The fall of Tunisian President Zine al-Abidine Ben Ali on Friday -- the first time in generations that an Arab leader has been toppled by public protests -- sent a sharp signal to the rest of the region, dominated by autocratic regimes. 

The protests that brought down Ben Ali erupted after the self-immolation of 26-year-old vegetable seller Mohamed Bouazizi, who set himself on fire on December 17, 2010. Bouazizi died weeks later of his burns, becoming a martyr to crowds of students and the unemployed protesting against poor living conditions.
The incidents reflect the growing despair among the public of many Arab regimes resisting reform. They are deeply symbolic means of protest in a region that has little or no tolerance for dissent.
It was the self-immolation of Mohamed Bouazizi, a 26-year-old unemployed man in Tunisia last month that sparked the tidal wave of protests that toppled President Zine El Abidine Ben Ali last week. A total of 78 people have been killed since the start of unrest in Tunisia, the country's interior minister told the media on January 17th.
Ben Ali ruled with an iron fist for 23 years, time spent in the company of similarly authoritarian rulers across much of the Arab world like Libya's Moammar Gadhafi, in power since 1969, Egypt's Hosni Mubarak, in office since 1981, and Yemen's Ali Abdullah Saleh, who has ruled that impoverished nation since he seized power more than 30 years.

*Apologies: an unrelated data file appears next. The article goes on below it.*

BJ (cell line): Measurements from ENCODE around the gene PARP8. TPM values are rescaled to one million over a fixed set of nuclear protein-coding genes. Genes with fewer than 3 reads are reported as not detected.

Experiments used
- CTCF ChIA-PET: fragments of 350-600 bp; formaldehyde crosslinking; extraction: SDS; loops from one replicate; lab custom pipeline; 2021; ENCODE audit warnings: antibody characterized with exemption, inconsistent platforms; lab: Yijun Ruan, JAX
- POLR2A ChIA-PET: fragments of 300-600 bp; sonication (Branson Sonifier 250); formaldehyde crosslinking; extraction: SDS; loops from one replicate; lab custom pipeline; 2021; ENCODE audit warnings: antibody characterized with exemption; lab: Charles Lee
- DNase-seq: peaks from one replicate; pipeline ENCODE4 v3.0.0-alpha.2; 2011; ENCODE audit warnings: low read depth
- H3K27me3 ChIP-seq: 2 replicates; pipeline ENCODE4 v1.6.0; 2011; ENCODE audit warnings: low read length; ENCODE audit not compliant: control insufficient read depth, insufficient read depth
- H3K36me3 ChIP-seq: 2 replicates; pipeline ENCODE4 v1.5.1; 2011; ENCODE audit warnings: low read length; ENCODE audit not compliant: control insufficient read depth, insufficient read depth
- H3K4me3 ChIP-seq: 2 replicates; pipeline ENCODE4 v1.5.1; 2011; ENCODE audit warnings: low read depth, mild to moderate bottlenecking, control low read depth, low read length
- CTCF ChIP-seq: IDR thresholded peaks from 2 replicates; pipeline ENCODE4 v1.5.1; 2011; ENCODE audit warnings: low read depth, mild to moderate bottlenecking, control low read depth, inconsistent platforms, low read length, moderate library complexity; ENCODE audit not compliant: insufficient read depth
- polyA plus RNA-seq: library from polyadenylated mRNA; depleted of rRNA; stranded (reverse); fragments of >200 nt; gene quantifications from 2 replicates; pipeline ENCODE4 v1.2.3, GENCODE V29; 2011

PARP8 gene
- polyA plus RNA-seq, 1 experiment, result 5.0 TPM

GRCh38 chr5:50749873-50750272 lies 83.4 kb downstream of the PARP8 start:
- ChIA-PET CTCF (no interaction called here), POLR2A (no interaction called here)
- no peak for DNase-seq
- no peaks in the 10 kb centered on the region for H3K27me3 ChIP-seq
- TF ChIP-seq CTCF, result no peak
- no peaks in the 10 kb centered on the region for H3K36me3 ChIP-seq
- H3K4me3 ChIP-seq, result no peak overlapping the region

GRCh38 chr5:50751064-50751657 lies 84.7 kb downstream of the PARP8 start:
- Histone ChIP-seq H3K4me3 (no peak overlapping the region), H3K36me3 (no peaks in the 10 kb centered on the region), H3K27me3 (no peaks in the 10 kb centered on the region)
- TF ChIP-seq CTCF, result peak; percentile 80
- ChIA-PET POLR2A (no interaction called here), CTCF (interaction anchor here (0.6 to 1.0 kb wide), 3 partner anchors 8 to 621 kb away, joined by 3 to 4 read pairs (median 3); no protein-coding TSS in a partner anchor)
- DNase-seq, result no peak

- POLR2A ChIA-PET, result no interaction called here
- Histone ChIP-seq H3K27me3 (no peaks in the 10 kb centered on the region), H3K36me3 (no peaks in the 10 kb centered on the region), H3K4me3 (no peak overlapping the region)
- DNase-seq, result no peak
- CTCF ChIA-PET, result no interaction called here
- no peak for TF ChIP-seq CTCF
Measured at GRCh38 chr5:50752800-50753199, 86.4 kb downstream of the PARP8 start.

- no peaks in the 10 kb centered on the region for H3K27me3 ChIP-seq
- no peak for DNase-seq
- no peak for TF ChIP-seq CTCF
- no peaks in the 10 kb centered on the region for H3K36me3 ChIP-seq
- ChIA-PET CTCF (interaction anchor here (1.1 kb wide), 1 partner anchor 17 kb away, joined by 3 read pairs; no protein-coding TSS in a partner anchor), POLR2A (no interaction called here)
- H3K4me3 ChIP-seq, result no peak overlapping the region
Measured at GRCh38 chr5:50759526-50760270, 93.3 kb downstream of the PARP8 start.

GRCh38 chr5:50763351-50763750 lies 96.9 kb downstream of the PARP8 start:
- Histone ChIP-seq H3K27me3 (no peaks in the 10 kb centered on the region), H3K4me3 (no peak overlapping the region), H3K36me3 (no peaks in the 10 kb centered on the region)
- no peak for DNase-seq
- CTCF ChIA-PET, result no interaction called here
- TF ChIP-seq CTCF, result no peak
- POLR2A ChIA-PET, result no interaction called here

The stunning collapse of the Tunisian leader drew a litany of calls for change elsewhere in the Arab world, but activists faced the reality of vast security forces heavily vested in the status quo and hard-line regimes that crack down on dissent.
The men who have set themselves alight in recent days appeared to be inspired by the self-immolation of Tunisian Mohamed Bouazizi, a university graduate whose fruits and vegetables market stand was confiscated by police because it had no permit. His death touched a nerve with educated, unemployed youths in the North African country, prompting the mass protests that toppled Ben Ali.
Self-immolation as a method of protest is uncommon in the Arab world, where many associate it with protesters in the Far East or the Indian subcontinent. But Egyptian women in rural or poor urban areas have been known to set themselves on fire to protest violent husbands, abusive parents or an unwanted suitor.
"It is clear that Tunisia and its events had an impact on Egypt as well as Algeria," said veteran Egyptian columnist Salama Ahmed Salama. The attempted self-immolation in Cairo on Monday, he added, will be a "worrying element to the government."
Arab political spokesmen are trying to put a calming spin on the impact of the fire copycats. Egyptian Foreign Minister Ahmed Abul Gheit ruled out the possibility that Tunisia's political uprising will spread.

Update, as per the comment below: The copycat immolations are spreading. A 16-year-old French boy was rushed to a local hospital on Tuesday (January 18, 2011) in critical condition after setting himself on fire at his Marseille private school. Meanwhile, also, an 18-year-old schoolboy from the southwestern town of Bordeaux, France, has been in a coma since November 18, 2010, when he set himself on fire in his school.

1 comment:

aferrismoon said...


The report says that it might have been because of the events in Tunisia